1973 - when I started asking questions, like, "Why are we all dressed so funny?"

Saturday, January 09, 2016

Two Twilight Zone Episodes for the Cold War

It doesn't get much colder than this ... 

When I was teaching middle school Religion I would show a Twilight Zone episode every three weeks or so. To my surprise and delight I found that students just loved these old school shows in black and white with an accessible but often "subversive" undercurrent or message. On more than one occasion, the story-line was so complex or just plain fascinating that we were able to have great Socratic seminars on an episode ("Number 12 Looks Just Like You" generated some great discussion - especially with the girls).

Here are two episodes that my former students loved and I will use again in teaching, say, World History when it comes to the Second World War and after.

The Mirror 
In "The Mirror," Peter Falk is great as a Castro-like revolutionary who seizes power in a former Spanish colony. To ensure the purity of the Revolution and his own safety and maintenance of power, Ramos Clemente orders the executions of hundreds of people. Typical of the type, right? Yes, but the twist is that the former dictator of the country, one General de Cruz, "gifts" Clemente a mirror telling him that it will allow him to see his enemies. The mirror turns out to convince Clemente that all of his trusted Comrades who fought by his side in the glorious revolution are his real enemies. Thus a great slaughter is unleashed.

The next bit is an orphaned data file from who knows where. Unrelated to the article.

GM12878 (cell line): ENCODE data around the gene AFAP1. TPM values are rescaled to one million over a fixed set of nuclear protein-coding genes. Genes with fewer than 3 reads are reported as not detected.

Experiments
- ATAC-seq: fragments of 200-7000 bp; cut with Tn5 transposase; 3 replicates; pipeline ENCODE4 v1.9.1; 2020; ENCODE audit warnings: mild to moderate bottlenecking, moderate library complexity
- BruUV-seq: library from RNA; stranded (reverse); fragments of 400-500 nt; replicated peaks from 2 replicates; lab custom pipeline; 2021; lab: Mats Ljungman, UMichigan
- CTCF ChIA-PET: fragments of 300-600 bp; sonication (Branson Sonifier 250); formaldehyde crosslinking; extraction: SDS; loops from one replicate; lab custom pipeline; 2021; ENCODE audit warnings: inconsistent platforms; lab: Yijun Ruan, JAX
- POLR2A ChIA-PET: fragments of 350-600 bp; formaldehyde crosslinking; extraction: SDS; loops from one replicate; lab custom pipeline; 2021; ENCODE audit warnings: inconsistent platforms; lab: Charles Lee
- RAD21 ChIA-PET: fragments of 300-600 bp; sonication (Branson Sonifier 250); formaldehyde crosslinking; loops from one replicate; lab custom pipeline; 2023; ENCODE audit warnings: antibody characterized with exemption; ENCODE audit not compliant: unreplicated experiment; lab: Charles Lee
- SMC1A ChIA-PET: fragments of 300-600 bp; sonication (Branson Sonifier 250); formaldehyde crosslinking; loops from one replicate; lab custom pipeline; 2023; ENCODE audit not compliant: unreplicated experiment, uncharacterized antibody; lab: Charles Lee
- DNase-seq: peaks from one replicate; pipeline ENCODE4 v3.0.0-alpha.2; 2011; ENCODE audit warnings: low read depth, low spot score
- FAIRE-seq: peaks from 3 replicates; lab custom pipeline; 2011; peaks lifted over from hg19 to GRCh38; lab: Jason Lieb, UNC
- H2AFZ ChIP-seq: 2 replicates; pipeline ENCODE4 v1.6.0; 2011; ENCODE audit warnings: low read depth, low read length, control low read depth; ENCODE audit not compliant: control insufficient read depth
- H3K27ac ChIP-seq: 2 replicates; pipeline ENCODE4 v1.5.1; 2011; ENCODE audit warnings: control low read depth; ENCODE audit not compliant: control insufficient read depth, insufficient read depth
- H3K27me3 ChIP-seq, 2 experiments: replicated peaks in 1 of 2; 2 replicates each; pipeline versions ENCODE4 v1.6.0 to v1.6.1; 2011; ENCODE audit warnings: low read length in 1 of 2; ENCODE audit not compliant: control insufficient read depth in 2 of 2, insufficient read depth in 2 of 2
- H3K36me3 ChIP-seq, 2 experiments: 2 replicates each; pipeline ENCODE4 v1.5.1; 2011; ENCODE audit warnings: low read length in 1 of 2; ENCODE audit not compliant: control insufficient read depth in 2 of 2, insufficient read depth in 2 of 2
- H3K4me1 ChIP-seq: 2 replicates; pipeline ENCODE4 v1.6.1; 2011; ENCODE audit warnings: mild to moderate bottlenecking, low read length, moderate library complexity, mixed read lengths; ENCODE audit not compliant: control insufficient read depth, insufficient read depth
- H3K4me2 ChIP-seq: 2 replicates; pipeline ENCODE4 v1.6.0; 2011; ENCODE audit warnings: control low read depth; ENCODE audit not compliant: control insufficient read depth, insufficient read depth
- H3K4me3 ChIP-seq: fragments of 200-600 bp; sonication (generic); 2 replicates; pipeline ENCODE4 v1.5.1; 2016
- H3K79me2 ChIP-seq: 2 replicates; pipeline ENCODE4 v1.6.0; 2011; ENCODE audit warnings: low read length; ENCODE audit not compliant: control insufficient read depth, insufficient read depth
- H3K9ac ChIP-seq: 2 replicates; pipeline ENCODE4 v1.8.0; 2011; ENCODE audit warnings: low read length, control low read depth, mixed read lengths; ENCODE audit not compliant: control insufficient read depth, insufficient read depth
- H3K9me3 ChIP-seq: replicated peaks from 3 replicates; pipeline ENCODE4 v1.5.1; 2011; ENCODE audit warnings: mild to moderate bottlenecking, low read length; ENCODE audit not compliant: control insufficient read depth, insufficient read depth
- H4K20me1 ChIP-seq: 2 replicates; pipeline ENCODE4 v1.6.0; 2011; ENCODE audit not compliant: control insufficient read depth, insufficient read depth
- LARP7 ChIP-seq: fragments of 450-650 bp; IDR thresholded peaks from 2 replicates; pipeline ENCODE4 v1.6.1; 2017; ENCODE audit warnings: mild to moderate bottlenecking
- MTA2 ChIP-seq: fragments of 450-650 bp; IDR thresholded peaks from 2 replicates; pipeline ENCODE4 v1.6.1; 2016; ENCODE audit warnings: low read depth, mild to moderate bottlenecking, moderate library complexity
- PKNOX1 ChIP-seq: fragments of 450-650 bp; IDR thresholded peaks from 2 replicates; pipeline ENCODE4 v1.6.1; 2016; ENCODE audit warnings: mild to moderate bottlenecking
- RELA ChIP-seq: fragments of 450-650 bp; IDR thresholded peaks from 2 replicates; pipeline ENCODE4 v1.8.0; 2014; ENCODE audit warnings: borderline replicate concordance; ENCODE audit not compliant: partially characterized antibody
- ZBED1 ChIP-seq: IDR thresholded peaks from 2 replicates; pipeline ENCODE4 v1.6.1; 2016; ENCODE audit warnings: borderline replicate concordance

The Obsolete Man 
From an authoritarian personality we move to a totalitarian system. "The Obsolete Man" concerns a man deemed "obsolete" by the state: his "function" was librarian, but since books no longer exist, he has no purpose and he is scheduled for termination. Some great dialogue and a defense of human dignity. Great plot twist as one expects from Serling.

It gets to the heart of totalitarian paradox: when one surrenders his humanity to the System for safety's sake (or ideological conviction), that very System becomes homicidal, fratricidal and eventually self-imploding (an eventuality that Orwell didn't see but History did -- see the collapse of the Soviet Union in 1991 or 1989). Or, from the Old Testament: Moloch consumes its own children.

Sample Questions for each episode (the episode was viewed after spending time with a reading that had a similar theme or issue, so the questions are not solely related to the episode).